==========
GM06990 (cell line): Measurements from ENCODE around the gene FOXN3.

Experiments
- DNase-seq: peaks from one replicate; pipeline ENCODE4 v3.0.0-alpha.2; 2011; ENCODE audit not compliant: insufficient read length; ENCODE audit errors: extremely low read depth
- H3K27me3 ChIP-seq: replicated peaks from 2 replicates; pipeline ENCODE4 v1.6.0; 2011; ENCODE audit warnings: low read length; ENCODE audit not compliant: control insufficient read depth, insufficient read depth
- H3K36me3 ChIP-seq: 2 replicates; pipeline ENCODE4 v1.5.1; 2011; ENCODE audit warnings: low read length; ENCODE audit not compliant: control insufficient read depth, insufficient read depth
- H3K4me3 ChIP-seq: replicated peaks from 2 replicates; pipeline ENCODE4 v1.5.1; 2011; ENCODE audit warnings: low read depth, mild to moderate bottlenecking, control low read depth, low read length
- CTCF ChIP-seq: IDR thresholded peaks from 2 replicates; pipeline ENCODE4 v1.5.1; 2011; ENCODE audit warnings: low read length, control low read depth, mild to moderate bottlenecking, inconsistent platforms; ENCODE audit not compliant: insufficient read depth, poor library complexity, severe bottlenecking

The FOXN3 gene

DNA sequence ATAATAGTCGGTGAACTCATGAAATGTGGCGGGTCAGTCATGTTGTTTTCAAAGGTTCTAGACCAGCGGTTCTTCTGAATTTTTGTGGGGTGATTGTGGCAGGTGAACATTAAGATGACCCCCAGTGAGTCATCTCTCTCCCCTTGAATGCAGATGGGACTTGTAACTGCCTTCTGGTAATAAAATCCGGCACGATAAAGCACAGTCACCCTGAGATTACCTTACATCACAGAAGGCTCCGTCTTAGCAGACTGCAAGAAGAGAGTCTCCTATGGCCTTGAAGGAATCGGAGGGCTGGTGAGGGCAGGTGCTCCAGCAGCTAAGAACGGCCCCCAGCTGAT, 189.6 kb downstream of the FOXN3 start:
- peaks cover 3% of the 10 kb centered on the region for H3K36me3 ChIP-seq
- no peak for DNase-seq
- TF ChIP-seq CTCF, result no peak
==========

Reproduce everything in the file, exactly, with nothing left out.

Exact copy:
GM06990 (cell line): Measurements from ENCODE around the gene FOXN3.

Experiments
- DNase-seq: peaks from one replicate; pipeline ENCODE4 v3.0.0-alpha.2; 2011; ENCODE audit not compliant: insufficient read length; ENCODE audit errors: extremely low read depth
- H3K27me3 ChIP-seq: replicated peaks from 2 replicates; pipeline ENCODE4 v1.6.0; 2011; ENCODE audit warnings: low read length; ENCODE audit not compliant: control insufficient read depth, insufficient read depth
- H3K36me3 ChIP-seq: 2 replicates; pipeline ENCODE4 v1.5.1; 2011; ENCODE audit warnings: low read length; ENCODE audit not compliant: control insufficient read depth, insufficient read depth
- H3K4me3 ChIP-seq: replicated peaks from 2 replicates; pipeline ENCODE4 v1.5.1; 2011; ENCODE audit warnings: low read depth, mild to moderate bottlenecking, control low read depth, low read length
- CTCF ChIP-seq: IDR thresholded peaks from 2 replicates; pipeline ENCODE4 v1.5.1; 2011; ENCODE audit warnings: low read length, control low read depth, mild to moderate bottlenecking, inconsistent platforms; ENCODE audit not compliant: insufficient read depth, poor library complexity, severe bottlenecking

The FOXN3 gene

DNA sequence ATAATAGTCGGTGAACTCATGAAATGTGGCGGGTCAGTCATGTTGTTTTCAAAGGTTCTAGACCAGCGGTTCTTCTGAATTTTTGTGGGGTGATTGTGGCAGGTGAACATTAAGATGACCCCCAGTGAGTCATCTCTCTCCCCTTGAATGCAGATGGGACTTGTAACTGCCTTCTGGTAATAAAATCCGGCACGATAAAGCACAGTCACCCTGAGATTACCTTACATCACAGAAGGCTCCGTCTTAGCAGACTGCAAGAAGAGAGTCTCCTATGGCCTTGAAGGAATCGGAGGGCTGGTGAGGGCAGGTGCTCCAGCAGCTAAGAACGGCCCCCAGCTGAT, 189.6 kb downstream of the FOXN3 start:
- peaks cover 3% of the 10 kb centered on the region for H3K36me3 ChIP-seq
- no peak for DNase-seq
- TF ChIP-seq CTCF, result no peak